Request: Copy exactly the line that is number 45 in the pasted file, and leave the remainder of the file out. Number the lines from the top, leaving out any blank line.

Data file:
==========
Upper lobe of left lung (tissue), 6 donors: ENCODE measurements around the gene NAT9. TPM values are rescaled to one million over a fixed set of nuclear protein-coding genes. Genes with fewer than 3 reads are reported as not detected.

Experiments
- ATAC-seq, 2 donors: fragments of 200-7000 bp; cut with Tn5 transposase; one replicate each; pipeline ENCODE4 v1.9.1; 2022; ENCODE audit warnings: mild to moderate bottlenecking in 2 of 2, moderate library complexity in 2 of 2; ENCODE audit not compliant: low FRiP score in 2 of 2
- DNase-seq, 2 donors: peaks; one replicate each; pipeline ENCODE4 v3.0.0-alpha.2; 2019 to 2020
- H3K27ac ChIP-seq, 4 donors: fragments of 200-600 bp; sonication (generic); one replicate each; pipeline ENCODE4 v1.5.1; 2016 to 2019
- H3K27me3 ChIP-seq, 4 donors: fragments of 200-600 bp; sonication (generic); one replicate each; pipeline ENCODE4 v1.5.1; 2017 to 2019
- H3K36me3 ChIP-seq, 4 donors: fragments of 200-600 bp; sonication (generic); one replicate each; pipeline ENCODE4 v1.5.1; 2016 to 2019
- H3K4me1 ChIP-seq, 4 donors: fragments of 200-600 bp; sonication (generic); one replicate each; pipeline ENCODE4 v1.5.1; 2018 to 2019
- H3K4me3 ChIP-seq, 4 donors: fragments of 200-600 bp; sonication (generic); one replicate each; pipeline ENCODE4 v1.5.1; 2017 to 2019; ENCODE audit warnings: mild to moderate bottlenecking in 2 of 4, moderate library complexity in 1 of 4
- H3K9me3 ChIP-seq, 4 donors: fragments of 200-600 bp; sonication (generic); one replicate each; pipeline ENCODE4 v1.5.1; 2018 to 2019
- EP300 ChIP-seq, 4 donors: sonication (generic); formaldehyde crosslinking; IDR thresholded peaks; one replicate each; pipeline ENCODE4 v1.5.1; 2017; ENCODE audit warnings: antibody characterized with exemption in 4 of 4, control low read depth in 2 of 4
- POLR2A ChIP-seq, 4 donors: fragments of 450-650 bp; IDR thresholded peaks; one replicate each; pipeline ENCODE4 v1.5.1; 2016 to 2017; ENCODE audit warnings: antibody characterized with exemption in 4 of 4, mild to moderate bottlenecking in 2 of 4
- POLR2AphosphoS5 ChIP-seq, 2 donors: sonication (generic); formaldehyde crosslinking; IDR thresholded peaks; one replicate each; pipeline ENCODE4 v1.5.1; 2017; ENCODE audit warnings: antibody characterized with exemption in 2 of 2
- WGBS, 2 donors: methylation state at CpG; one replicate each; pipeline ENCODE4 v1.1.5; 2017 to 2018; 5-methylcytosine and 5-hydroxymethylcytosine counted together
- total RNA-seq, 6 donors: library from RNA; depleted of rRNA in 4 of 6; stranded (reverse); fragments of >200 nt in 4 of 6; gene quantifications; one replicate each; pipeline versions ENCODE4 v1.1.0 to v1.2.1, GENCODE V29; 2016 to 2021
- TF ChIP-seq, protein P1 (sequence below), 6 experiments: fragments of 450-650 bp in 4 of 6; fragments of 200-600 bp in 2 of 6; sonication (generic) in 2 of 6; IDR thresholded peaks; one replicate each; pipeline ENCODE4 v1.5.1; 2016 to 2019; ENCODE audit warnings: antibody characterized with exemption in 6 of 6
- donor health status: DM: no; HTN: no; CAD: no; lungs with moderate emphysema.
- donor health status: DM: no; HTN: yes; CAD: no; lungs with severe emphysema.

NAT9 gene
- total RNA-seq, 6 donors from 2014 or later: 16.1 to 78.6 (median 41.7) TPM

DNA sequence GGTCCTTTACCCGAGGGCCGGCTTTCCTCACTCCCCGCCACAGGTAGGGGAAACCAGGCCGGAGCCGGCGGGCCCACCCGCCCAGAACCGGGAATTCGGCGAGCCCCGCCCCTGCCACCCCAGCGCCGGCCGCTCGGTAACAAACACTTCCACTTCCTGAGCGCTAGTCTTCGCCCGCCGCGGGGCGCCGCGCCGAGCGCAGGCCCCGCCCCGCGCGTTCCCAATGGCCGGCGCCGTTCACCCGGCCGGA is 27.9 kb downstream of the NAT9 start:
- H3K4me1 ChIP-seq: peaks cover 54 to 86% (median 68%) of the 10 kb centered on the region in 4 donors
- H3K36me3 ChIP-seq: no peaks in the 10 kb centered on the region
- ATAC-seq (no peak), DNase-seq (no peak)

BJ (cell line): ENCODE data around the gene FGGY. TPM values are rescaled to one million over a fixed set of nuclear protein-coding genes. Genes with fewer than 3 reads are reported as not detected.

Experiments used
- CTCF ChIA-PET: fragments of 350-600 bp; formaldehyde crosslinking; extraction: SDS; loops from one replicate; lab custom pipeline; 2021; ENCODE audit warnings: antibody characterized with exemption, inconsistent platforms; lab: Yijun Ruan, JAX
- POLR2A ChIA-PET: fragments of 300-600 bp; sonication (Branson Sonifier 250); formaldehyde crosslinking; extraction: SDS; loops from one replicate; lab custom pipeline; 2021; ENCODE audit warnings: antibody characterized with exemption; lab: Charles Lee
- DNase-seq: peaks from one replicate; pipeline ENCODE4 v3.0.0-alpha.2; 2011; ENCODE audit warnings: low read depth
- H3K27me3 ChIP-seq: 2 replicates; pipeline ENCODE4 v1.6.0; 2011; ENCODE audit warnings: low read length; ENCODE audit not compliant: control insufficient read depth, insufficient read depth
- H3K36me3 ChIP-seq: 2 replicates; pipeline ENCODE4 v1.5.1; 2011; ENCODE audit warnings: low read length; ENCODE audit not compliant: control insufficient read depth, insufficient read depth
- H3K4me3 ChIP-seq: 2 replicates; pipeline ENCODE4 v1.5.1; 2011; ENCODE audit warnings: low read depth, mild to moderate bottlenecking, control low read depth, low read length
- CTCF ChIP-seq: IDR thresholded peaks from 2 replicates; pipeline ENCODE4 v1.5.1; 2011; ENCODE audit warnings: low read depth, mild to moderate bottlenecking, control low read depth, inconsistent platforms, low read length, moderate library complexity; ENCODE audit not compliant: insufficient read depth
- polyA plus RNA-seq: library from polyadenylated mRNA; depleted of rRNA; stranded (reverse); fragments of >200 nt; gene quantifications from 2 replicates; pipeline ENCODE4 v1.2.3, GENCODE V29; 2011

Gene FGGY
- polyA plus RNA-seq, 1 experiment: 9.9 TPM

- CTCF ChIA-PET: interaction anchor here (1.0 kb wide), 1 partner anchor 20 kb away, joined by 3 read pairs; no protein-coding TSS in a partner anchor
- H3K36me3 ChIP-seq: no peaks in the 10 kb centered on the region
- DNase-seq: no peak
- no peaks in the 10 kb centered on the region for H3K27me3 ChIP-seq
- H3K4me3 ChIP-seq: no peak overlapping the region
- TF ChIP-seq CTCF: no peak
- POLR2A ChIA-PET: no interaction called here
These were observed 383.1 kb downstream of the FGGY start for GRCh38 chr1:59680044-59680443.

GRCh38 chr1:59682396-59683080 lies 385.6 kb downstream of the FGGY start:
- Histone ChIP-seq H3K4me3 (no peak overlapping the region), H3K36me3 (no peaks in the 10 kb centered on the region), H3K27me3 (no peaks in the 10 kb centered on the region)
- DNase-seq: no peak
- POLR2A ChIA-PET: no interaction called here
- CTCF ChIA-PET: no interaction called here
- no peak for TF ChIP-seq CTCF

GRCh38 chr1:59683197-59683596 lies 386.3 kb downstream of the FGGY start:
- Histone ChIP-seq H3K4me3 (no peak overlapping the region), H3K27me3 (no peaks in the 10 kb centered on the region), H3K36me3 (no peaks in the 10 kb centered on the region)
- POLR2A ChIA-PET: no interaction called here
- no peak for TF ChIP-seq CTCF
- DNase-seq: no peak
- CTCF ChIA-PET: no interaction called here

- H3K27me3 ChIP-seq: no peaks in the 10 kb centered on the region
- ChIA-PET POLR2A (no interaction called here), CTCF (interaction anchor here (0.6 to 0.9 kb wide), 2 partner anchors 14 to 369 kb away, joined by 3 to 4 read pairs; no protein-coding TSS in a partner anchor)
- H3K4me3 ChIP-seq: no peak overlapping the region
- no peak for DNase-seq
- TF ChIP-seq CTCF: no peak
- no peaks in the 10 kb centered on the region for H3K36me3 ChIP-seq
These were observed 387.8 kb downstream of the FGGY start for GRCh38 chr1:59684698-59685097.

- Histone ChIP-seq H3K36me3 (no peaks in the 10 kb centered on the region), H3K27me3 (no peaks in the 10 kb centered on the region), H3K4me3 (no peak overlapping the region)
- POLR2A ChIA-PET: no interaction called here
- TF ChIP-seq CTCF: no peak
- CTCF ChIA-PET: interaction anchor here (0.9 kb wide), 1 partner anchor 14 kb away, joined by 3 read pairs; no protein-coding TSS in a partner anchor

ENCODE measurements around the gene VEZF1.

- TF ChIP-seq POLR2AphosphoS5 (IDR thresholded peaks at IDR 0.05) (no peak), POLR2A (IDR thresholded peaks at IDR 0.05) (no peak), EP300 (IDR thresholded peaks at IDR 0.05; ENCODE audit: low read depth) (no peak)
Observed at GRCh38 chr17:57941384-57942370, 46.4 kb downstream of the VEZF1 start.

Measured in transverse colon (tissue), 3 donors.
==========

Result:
GRCh38 chr1:59682396-59683080 lies 385.6 kb downstream of the FGGY start: